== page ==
a1 University College of Gjøvik and Norwegian Knowledge Center for the Health Services, Oslo, Norway email: email@example.com
a2 National Institute for Health and Welfare, Department of Mental Health and Substance Abuse Services, Helsinki, Finland, Department of Psychiatry, Helsinki University Central Hospital, Helsinki, Finland
a3 Adelaide Health Technology Assessment School of Population Health and Clinical Practice, University of Adelaide, Adelaide, Australia
a4 Department of Epidemiology, Biostatistics and HTA, Radboud University Nijmegen Medical Centre, Nijmegen, The Netherlands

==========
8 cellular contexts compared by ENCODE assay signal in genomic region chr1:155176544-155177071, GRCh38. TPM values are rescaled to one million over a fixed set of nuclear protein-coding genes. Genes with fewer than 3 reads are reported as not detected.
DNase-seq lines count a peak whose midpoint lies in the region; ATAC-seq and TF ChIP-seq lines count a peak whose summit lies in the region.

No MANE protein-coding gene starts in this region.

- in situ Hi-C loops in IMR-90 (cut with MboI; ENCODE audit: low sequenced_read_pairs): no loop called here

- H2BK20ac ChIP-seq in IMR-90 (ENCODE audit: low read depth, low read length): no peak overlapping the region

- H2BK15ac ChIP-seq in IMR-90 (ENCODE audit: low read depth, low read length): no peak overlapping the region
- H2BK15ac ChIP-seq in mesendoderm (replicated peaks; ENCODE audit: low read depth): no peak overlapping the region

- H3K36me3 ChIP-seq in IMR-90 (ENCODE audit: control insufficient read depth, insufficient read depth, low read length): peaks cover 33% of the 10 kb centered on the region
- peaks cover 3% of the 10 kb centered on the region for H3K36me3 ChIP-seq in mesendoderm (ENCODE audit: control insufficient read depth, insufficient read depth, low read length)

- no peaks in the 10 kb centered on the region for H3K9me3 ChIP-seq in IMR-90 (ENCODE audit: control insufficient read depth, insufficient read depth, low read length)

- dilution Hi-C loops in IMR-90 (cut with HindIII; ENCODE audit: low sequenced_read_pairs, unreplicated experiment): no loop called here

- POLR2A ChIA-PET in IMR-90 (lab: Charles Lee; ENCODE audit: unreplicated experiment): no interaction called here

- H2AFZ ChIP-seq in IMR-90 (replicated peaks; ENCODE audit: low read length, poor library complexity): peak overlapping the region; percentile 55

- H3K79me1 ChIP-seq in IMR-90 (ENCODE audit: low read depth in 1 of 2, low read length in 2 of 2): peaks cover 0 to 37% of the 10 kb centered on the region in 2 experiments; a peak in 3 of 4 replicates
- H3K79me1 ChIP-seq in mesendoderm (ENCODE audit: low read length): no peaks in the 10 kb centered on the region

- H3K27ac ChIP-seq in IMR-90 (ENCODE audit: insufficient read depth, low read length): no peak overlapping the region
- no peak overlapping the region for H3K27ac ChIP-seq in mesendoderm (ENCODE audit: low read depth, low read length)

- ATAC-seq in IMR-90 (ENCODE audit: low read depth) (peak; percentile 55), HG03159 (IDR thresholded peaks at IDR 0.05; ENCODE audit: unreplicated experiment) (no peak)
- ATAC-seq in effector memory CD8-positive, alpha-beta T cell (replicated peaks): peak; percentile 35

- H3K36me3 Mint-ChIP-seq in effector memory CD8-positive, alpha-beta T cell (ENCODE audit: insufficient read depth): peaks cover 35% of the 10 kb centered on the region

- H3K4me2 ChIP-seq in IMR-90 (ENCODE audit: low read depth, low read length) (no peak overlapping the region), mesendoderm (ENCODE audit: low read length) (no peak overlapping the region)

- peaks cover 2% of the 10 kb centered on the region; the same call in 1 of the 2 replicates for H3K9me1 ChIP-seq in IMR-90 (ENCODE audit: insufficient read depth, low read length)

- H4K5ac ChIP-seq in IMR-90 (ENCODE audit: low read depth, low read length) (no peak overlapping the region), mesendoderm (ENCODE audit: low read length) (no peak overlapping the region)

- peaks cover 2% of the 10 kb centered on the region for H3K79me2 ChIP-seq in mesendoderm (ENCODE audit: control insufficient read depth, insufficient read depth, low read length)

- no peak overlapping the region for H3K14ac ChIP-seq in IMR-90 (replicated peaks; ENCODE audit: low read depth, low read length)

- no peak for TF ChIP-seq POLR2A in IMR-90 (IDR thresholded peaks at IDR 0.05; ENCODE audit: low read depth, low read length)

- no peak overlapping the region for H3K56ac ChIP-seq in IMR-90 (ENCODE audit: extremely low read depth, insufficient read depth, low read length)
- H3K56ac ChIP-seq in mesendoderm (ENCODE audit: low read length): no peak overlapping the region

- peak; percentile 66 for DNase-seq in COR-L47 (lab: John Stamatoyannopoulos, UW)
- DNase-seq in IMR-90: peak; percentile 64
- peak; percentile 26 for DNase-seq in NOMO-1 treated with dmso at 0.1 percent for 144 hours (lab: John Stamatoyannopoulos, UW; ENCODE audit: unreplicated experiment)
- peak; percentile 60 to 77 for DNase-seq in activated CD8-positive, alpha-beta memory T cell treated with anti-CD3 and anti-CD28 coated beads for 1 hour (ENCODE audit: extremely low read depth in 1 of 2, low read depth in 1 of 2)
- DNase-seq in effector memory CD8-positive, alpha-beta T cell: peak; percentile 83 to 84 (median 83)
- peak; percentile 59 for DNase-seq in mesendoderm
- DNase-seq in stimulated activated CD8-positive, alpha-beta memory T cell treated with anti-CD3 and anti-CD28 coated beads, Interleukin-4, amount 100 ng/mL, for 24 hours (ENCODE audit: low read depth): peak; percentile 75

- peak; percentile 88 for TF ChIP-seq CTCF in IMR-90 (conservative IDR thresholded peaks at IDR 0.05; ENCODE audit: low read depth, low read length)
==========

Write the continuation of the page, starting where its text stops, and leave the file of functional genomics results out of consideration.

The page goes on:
Kathrin Dengler and Uta Bittner demand a full-fledged philosophy of values in our empirical study of various methods for ethical analysis in health technology assessment (HTA). This may be like putting the classification of disease on hold until the concept of disease is clarified, or postponing the development of health care until the term “health” is clarified. As Dengler and Bittner rightly point out, the term value has many meanings, and as they properly recognize: “[P]hilosophically, the definition of what is meant by ‘a good life’ or ‘well-being’ is a very challenging project.” Hence, it may be a bit over the top to crave that we solve eternal issues in an empirical article on methodology.